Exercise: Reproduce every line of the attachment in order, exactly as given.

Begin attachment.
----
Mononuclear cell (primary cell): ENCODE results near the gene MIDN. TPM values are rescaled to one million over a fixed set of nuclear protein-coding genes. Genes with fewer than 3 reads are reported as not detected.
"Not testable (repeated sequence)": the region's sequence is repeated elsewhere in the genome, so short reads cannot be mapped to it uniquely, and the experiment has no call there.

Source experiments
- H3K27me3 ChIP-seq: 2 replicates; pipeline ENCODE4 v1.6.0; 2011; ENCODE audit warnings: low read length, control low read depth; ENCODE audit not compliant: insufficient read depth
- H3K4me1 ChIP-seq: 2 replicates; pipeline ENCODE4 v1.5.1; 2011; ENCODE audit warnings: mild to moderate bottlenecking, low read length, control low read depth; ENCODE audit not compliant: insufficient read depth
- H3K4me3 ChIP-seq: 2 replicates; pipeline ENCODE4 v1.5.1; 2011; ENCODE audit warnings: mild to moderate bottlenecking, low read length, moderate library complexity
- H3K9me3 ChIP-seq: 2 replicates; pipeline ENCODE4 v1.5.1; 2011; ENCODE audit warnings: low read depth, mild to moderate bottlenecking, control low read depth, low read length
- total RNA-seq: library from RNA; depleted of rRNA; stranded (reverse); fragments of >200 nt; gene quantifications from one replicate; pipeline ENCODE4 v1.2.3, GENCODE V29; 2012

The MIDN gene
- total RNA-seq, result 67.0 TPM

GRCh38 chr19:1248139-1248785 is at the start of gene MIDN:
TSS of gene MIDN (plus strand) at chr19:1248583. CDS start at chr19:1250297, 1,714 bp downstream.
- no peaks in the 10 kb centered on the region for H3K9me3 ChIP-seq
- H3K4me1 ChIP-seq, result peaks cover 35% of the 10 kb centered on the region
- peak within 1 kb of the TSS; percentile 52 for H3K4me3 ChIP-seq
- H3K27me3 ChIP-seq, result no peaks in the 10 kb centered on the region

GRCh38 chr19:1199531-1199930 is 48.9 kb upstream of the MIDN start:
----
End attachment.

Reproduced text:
Mononuclear cell (primary cell): ENCODE results near the gene MIDN. TPM values are rescaled to one million over a fixed set of nuclear protein-coding genes. Genes with fewer than 3 reads are reported as not detected.
"Not testable (repeated sequence)": the region's sequence is repeated elsewhere in the genome, so short reads cannot be mapped to it uniquely, and the experiment has no call there.

Source experiments
- H3K27me3 ChIP-seq: 2 replicates; pipeline ENCODE4 v1.6.0; 2011; ENCODE audit warnings: low read length, control low read depth; ENCODE audit not compliant: insufficient read depth
- H3K4me1 ChIP-seq: 2 replicates; pipeline ENCODE4 v1.5.1; 2011; ENCODE audit warnings: mild to moderate bottlenecking, low read length, control low read depth; ENCODE audit not compliant: insufficient read depth
- H3K4me3 ChIP-seq: 2 replicates; pipeline ENCODE4 v1.5.1; 2011; ENCODE audit warnings: mild to moderate bottlenecking, low read length, moderate library complexity
- H3K9me3 ChIP-seq: 2 replicates; pipeline ENCODE4 v1.5.1; 2011; ENCODE audit warnings: low read depth, mild to moderate bottlenecking, control low read depth, low read length
- total RNA-seq: library from RNA; depleted of rRNA; stranded (reverse); fragments of >200 nt; gene quantifications from one replicate; pipeline ENCODE4 v1.2.3, GENCODE V29; 2012

The MIDN gene
- total RNA-seq, result 67.0 TPM

GRCh38 chr19:1248139-1248785 is at the start of gene MIDN:
TSS of gene MIDN (plus strand) at chr19:1248583. CDS start at chr19:1250297, 1,714 bp downstream.
- no peaks in the 10 kb centered on the region for H3K9me3 ChIP-seq
- H3K4me1 ChIP-seq, result peaks cover 35% of the 10 kb centered on the region
- peak within 1 kb of the TSS; percentile 52 for H3K4me3 ChIP-seq
- H3K27me3 ChIP-seq, result no peaks in the 10 kb centered on the region

GRCh38 chr19:1199531-1199930 is 48.9 kb upstream of the MIDN start: